The letter contained the foulest of expletives and degrading "wife swapping" references that attacked Poppinga's LDS faith. Poppinga is well aware the overwhelming majority of Notre Dame does not represent the letter's vicious and mean-spirited content, but it was enough to light even more of a fiery intensity within him.
The 6-3, 257-pound Poppinga was so "fired up" he registered a game-high 12 tackles, 1 sack, 1 forced fumble, 1 fumble recovery and 3 quarterback hurries. It was impressive enough to earn this Mountain West Conference Player of the Week honors on Monday.
"It (letter) attacked my religion and it attacked me personally. I just wanted everybody to know, and I want them to know that if they want to send me hate letters, please do. We're pumped up enough as it is," a deadly serious Poppinga said.
"I'm sick right now. I haven't slept for two weeks because of my excitement. If you want to fuel more of that fire, go right ahead. That does it; hate letters, trash talking, taunting fuels my fire," he declared.
"I know that's not Notre Dame. It's just two guys or girls or whatever just being irresponsible and low class." Poppinga continued. Feeding our fire was pretty counter productive. I don't hold Notre Dame (University) to the same type of feeling I got from the letter. When we went there (South Bend), I was in the midst of them all and they were the nicest, classiest and most genuine fans I've ever been around.
It's a shame those guys had to ruin it for me. Now when I think of Notre Dame, that letter pops into my head where it shouldn't be like that. I should be thinking of all the good things I've experienced with Notre Dame. I know it's not true and it's something I've just got to get over. Notre Dame, seriously, they were some of the nicest fans and most respectful fans I've ever been around."
After the game Saturday, Poppinga had a chance to talk briefly some Notre Dame players on the field, offering words of encouragement and advice following their loss.
"I think the problem they have just by talking to the guys after the game is that they don't believe in themselves. They don't believe. I said to one guy, 'Hey man, go get Michigan. Go beat Michigan.' He said, 'Oh man, we suck.' I was like, 'No man, you are what you say you are and if you think you suck you're going to suck. But if you believe in yourself and your teammates then you're going to be good," Poppinga said.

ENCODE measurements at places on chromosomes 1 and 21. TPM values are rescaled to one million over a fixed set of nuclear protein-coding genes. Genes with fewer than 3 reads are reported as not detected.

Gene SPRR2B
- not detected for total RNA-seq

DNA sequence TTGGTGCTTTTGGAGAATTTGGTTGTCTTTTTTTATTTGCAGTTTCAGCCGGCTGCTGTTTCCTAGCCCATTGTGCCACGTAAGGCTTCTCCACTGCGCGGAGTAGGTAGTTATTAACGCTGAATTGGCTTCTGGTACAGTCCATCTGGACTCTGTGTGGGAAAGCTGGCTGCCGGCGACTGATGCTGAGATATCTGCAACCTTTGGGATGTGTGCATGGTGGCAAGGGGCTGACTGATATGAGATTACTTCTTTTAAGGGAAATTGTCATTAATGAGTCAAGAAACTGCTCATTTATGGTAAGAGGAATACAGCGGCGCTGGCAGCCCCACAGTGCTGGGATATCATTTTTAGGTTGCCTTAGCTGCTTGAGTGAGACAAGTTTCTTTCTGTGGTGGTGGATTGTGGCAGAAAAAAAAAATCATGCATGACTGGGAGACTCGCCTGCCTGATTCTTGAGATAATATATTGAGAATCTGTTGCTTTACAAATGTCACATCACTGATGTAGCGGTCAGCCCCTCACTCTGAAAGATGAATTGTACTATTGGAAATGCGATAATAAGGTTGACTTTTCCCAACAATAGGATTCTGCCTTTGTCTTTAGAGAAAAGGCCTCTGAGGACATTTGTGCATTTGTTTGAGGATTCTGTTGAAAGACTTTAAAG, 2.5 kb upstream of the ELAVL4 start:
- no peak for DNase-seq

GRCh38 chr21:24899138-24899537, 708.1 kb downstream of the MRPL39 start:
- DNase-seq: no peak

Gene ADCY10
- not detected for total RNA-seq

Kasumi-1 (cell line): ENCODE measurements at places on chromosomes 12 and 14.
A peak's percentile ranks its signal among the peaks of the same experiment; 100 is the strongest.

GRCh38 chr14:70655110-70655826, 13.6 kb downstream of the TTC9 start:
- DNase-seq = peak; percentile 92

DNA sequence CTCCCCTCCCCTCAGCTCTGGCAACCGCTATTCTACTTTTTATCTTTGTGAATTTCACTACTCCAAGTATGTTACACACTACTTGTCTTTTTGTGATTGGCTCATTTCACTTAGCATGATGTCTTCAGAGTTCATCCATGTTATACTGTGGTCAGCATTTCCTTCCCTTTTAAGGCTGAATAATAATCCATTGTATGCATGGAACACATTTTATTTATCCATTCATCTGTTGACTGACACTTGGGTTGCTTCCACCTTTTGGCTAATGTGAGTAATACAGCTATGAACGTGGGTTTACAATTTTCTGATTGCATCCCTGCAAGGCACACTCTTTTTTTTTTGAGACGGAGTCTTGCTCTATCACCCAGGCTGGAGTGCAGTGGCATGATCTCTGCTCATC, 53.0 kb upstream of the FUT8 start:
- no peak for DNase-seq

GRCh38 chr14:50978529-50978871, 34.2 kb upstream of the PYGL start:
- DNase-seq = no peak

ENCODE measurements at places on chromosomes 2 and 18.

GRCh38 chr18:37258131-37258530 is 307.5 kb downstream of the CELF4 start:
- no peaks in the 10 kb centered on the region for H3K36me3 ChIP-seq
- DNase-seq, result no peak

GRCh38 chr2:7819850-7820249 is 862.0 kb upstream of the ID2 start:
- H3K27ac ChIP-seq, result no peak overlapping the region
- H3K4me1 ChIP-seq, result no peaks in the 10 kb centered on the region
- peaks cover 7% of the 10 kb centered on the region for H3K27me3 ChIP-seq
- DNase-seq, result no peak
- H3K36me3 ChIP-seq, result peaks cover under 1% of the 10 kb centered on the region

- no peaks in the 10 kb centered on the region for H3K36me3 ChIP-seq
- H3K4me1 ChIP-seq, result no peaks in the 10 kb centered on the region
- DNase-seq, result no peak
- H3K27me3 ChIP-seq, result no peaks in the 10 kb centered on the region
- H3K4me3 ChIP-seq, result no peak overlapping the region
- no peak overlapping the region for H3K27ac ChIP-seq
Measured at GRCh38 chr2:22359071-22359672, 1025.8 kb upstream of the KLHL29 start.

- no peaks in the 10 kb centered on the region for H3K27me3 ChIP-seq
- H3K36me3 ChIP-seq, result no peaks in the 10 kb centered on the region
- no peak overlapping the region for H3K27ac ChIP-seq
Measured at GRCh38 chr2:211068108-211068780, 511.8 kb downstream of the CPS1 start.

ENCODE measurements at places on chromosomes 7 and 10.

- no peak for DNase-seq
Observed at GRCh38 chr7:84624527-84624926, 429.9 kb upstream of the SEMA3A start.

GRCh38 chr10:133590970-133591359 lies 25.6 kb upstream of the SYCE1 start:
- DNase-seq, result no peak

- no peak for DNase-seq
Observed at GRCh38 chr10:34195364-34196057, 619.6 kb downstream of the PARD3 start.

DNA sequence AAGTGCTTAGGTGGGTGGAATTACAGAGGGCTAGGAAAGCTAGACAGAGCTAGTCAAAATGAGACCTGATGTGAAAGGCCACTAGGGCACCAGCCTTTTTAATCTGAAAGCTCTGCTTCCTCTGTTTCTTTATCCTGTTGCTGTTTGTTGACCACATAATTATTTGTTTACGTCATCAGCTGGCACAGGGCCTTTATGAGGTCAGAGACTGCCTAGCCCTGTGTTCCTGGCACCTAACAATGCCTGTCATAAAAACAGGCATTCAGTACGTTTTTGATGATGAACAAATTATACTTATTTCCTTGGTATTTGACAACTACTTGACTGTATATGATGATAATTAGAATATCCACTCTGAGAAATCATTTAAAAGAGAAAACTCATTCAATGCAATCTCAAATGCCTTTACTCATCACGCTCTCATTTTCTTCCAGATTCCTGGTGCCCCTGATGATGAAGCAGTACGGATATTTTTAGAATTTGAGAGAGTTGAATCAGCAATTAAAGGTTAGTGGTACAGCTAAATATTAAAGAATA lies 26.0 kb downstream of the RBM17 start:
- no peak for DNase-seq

He added: "I want them to be good because it makes us look good when they are. The fact of the matter is they are some of the most physically talented guys around. If they can just put it together, they'll win a lot of games.
When asked about his triumphant return to linebacker after a very productive season in 2003 as a dominant defensive end, Poppinga said, "I played linebacker in high school. It's gone very well because linebacker is my natural position. It's what I played my whole career up until two years ago. Last year, I played both defensive end and linebacker so it was nothing new to me. The transition has been pretty smooth. Also, the schematics of the defense really suits the kind of ability I provide so it's been a really good fit." Poppinga noted that defensive coordinator Bronco Mendenhall runs a complex defense using a 3-3-5 base that demands that players learn, read and handle responsibilities outside their normal positions.
"That's exactly what he does (cross-trains)," Poppinga commented, "and he did that last year too. That's a good turn to use. He cross-trains everybody cause a safety could be like a D-end, the linebackers play like a tackle, but where you start is the difference. You could end up anywhere and that's the thing about this defense. This particular scheme suits my talents and abilities a lot better. It's better for me than being a D-end, for sure," he said.
Poppinga said he is rediscovering old joys and excitement "out there flying around, hitting people. It's great and it's a fun time." Playing alongside linebackers sophomore Cameron Jensen, freshman Markell Staffieri and junior Justin Luettgerodt, Poppinga said he is playing with teammates cut from the same mold.
"It's awesome, man. It makes me a better player because they bring energy to the game," Poppinga continued. "It's really a breath of fresh air. Its fun playing next to guys that want to be good and, like I said, they're real energetic. The synergy flows among all of us and extends to the D-Line and the whole team.
"It's very exciting, intense and just a blast. It's just how you imagine football to be since you were in Pop-Warner the way we've been competing the past few years. You just got to get the right combination of guy, build it and all the pieces have to fit. It's really coming to that point this year and it's beautiful, man. It's a beautiful peace of art. It's really fun to be apart of it; that's for sure," Poppinga remarked.
The Cougars play the Cardinal of Stanford in Palo Alto, Calif., on Saturday. Poppinga doesn't expect a similar letter he received before the Notre Dame game, but …
"Heck, I don't care who sends me letters. If you want to feed our fire, go ahead. We're going to be pumped up anyways. I've decided I'm not going to open up anymore letters that don't have return addresses on it. I'm not going to get caught in that.
Quarterback John Beck suited up for practice today practice and spoke with reporters about his shoulder injury suffered during the Notre Dame game.
Beck was in high spirits and hopes he'll be ready for Saturday's matchup with Stanford. He confirmed his unorthodox therapy draws inspiration from the "scriptures" in Doctrine and Covenants 89:8 to help spurn rapid recovery by applying "tobacco" to his bruised shoulder. Beck joked with reporters that he is using "unused" tobacco.
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